For the third consecutive quarter, Netflix stock is spiking after reporting earnings, a repeat of what it did last quarter and the quarter before, up as much as 8% after hours, and reaching its all time high price of $334 per share and just shy of all time highs after reporting Q1 2018 numbers which while coming line with with expectations on revenue ($3.701Bn, Exp. $3.69Bn), and non-GAAP EPS (Adj. EPS $0.64, exp. $0.64), were far more remarkable once again for for the latest beat in the subscriber numbers, which again smashed expectations especially on the international streaming side, as follows:
- Q1 total net streaming additions 7.41MM, Exp. 6.43 MM
- Q1 domestic net streaming additions 1.96MM; Wall Street exp. 1.45MM, guidance 1.45MM
- Q1 international net streaming additions 5.46MM, Wall Street exp. 4.98MM, guidance 4.90MM
Meanwhile, Netflix’ Q2 2018 outlook also blew out expectations, with the company now expecting Q2 net streaming adds of 6.2 million (1.2 MM in the US and 5.00 MM internationally) well above the consensus estimate of 4.83 million, although this will come at a cost: Netflix still expect to burn between $3 and $4 billion in cash in 2018.
NFLX also expects $3.934 billion in Q1 revenue, also above the consensus estimate of $3.80 billion, generating EPS of 63 cents, just below the Wall Street consensus of 65 cents.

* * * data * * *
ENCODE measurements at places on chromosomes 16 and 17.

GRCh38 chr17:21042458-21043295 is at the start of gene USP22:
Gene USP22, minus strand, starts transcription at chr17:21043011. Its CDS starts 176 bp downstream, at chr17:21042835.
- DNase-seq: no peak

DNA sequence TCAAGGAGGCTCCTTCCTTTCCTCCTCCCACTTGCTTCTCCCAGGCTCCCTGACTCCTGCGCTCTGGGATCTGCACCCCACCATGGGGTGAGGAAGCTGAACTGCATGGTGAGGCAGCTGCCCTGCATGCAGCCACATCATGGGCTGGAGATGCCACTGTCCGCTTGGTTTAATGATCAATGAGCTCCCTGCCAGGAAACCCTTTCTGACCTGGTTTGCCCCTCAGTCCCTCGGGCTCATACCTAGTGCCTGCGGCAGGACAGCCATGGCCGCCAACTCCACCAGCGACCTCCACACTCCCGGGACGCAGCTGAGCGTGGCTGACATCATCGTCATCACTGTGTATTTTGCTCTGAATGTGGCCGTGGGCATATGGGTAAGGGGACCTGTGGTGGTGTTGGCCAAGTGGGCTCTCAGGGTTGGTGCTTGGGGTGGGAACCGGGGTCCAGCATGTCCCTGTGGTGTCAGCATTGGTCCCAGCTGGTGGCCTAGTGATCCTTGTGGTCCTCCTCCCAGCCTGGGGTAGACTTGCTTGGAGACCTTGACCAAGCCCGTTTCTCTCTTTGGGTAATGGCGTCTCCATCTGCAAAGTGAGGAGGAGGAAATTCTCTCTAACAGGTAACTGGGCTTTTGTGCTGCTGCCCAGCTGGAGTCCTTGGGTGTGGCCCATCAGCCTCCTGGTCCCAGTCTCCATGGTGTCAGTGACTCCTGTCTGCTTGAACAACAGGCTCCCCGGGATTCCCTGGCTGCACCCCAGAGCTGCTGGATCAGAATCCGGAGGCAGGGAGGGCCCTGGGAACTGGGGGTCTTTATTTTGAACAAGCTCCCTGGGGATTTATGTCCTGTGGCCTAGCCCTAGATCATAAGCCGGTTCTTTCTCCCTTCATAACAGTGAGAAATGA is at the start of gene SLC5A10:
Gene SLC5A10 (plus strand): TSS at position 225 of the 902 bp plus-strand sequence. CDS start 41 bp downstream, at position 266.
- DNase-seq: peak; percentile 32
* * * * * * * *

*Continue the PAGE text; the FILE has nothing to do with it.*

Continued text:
And while investors are focusing on the impressive subscriber adds, one thing investors will surely focus on is the company’s content spend for next year: having previously said they would spend $7 billion, they are raising that by as much as a $500 million on the low end forecasting that “we’ll spend $7.5-8 billion on content on a P&L basis in 2018.” The good news: this is the same as the range unveiled last quarter, so it won’t come as too big of a surprise.
Also, it will come as no surprise that with Wall Street expecting the company to spend $8.7 billion this year on content…
… it will continue spending an ungodly amount. Netflix now has 117.6 million subscribers worldwide, but the success has come at a steep price and as of Sept.30, NFLX’s total content obligations were a record $17 billion.
The company’s historical content spending is as follows:
- 2018: $7.5-$8 billion (forecast)
- 2017: $6 billion
- 2016: $5 billion
- 2015: $4 billion
- 2014: $3 billion
- 2013: $2 billion
Also, as one would expect, the company remains in its cash burning ways, reporting that in Q1 2018 it burned $286.5 million, which however was well below the $422 million it burned one year earlier.
Discussing its cash burn, the company said that “free cash flow in Q1 was -$287 million (less negative than we expected due to content payment timing differences), compared with -$524 million in Q4’17.”
However, don’t read the good quarterly number too much: the company continues to forecast free cash flow of -$3 to -$4 billion in 2018, and to be free cash flow negative for several more years as our original content spend rapidly grows.”
As NFLX itself admits, it will have to raise cash soon: “We have about $2.6 billion in cash and we will continue to raise debt as needed to fund our increase in original content.” The problem, of course, is that Netflix debt, between off and on balance sheet, is now a getting staggering, $16 billion. Which is why the management once again had to come up with the non-existent EV/debt multiple: